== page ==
Over the past few years, Underfloor Heating (UFH) has undergone quite a transformation. From something that was once seen as a luxury, it has grown in popularity and is now very much part of the mainstream.
When discussing the benefits of underfloor heating, however, a lot of discussions tend to focus on the space saving and energy efficiency gains that result from using UFH over conventional radiators. Lesser known are the scientific reasons behind the popularity of UFH and how this heating method ties in closely with the design of the human body - underfloor heating has been deliberately designed for human comfort.
The body’s reaction to low-level heat in the home
To understand why UFH is the most natural source of heating in a house, it’s important to understand how way heat is delivered and how it can affect the human body. For our senses to function most effectively, our head and face need to be uncovered since all sensory organs – eyes, nose, mouth and ears, are located in these parts of the body. The body warms from the feet upwards, keeping the head as cool as possible.
Radiated heat moves in straight lines, and will only heat up surfaces that are directly exposed to it. Radiators operate on the same principle. While UFH also delivers some heat by radiation, unlike traditional radiators, heat is emitted directly from the floor surface and is therefore evenly distributed across the room. This eliminates hot and cold patches, making for a more comfortable environment.
Conduction of heat
Heat can also travel via conduction. The best way to witness this in action is by putting your hand close to a hot surface. You might be able to keep your hand close to the surface for quite some time, but as soon as your hand makes contact – well, you know what happens next! The same happens when cold air comes into contact with a radiator or warm floor, transferring heat into the air.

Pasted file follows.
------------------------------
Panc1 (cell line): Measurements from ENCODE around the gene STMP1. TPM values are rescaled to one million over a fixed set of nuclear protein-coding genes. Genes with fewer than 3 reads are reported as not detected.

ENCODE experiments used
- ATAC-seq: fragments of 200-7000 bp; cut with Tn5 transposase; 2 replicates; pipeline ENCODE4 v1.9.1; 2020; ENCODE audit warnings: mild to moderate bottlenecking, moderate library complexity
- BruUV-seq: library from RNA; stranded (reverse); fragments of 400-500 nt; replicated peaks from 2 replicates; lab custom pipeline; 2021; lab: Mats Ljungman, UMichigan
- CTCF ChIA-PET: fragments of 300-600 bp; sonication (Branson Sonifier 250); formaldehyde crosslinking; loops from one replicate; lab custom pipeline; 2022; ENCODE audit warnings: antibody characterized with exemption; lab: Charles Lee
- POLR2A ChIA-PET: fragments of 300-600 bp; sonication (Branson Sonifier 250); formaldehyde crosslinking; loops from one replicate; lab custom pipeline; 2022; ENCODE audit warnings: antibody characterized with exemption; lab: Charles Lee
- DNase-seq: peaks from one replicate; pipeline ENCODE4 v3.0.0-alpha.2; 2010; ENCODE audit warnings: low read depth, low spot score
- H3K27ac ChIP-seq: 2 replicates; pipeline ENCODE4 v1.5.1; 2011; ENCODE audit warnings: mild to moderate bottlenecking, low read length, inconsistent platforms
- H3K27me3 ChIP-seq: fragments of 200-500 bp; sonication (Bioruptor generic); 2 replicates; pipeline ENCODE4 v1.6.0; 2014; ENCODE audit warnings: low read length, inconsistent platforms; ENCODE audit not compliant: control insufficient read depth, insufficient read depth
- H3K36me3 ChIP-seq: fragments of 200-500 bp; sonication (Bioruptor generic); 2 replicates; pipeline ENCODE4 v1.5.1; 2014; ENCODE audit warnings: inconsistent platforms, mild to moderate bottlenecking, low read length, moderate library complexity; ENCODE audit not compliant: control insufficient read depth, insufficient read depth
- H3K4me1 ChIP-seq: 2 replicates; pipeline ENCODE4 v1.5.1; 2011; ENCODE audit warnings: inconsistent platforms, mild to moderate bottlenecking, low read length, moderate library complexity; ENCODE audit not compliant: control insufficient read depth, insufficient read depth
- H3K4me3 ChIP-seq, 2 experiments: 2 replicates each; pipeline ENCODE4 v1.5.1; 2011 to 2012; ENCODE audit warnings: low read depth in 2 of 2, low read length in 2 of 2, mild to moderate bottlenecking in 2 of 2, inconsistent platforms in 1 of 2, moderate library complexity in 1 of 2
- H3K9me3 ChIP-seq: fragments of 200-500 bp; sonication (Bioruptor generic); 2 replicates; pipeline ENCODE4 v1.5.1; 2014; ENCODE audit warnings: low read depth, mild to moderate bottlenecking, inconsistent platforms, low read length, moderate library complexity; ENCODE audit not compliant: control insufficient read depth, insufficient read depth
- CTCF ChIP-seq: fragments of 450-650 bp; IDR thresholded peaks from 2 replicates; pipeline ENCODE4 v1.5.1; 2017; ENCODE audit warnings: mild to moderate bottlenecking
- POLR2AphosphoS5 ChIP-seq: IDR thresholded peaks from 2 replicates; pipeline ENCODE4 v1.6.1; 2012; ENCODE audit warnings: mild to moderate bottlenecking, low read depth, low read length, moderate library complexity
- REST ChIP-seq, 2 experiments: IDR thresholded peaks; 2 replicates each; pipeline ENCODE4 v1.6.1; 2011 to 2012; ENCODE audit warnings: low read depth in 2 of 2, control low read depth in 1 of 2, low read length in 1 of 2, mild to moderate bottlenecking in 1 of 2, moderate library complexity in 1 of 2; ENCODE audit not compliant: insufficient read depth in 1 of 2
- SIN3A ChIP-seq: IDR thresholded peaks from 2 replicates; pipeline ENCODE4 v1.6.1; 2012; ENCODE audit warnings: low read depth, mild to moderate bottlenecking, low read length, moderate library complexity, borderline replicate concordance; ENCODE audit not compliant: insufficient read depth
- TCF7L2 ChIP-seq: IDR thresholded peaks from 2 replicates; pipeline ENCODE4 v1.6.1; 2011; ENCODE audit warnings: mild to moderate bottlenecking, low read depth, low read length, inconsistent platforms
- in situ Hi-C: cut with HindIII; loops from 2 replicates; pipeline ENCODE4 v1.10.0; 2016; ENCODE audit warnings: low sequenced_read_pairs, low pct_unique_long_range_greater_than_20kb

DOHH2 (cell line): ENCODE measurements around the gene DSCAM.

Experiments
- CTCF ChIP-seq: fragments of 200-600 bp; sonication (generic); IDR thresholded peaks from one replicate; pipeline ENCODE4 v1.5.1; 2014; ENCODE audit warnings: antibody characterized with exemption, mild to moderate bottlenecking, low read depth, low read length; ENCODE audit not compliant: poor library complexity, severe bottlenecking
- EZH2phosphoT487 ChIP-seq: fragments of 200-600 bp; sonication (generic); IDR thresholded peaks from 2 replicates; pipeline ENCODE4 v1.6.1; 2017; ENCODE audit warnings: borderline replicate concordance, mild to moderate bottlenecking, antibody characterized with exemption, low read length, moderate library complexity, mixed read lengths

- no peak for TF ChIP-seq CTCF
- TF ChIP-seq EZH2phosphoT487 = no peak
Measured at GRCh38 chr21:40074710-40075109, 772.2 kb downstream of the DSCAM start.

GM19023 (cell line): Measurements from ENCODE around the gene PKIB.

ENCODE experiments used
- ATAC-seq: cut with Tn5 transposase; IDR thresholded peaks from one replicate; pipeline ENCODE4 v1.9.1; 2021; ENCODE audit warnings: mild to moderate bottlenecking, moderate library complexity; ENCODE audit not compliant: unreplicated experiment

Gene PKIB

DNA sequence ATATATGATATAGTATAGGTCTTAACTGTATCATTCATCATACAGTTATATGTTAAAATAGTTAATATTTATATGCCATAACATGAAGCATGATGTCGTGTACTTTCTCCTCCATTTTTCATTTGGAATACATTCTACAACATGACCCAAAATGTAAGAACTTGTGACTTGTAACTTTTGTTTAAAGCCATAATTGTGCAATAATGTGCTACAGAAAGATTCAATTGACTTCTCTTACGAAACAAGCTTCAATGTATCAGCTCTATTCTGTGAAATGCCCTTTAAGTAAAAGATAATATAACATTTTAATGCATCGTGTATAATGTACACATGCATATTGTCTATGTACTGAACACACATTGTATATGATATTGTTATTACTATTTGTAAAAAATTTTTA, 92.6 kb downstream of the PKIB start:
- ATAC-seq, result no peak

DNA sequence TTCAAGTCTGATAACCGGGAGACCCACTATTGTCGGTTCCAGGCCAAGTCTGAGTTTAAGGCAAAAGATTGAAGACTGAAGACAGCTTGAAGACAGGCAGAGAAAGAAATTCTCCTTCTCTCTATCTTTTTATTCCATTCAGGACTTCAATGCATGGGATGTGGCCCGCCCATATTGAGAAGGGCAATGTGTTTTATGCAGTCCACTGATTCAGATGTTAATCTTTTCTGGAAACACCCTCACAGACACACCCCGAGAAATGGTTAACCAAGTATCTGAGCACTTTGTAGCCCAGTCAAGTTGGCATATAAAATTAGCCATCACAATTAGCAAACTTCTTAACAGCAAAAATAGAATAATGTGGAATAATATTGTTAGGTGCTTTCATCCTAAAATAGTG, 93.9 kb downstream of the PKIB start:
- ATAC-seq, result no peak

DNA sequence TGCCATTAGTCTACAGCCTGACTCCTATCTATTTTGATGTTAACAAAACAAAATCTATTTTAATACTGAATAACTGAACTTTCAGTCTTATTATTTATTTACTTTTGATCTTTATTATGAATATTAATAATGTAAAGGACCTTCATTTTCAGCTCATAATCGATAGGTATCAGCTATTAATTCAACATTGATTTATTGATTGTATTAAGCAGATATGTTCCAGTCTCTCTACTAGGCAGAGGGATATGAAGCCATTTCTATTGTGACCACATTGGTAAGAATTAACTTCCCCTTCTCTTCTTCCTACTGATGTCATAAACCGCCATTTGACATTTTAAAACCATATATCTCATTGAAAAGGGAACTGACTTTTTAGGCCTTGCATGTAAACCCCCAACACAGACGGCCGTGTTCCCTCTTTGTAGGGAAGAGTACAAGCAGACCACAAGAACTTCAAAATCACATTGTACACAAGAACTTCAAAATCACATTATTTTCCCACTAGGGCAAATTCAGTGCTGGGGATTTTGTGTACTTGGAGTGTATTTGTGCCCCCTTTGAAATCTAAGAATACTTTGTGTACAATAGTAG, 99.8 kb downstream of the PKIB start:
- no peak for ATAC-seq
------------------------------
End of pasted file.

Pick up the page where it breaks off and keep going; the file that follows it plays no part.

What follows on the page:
Hot air rises – or does it? (Convection)
There’s a common misconception that hot air rises. For hot air to rise, it would have to defy gravity, which we know is not the case. What actually happens is that heated air becomes less dense and molecules move further apart. Whereas cold air molecules are close together giving it more mass than warm air. As a result, the cold dense air is pulled down by gravity, displacing the warm air upwards. With radiators, the cold dense air is always closer to ground level, while the less dense warm air sits at ceiling height. Whereas with UFH the warmest part of the room is at the heated floor level, just as the human body would want it to be.
Underfloor heating in the home and buildings
Understanding how the body reacts to heat explains why UFH is such a natural and efficient form of heating. Whilst underfloor heating can increase the value of a building and free up a lot more room than other heating methods, it always pays to advise customers on why it is also a more efficient heating source. When this is understood by installers and homeowners alike, they can work together to find ways to make UFH even more efficient.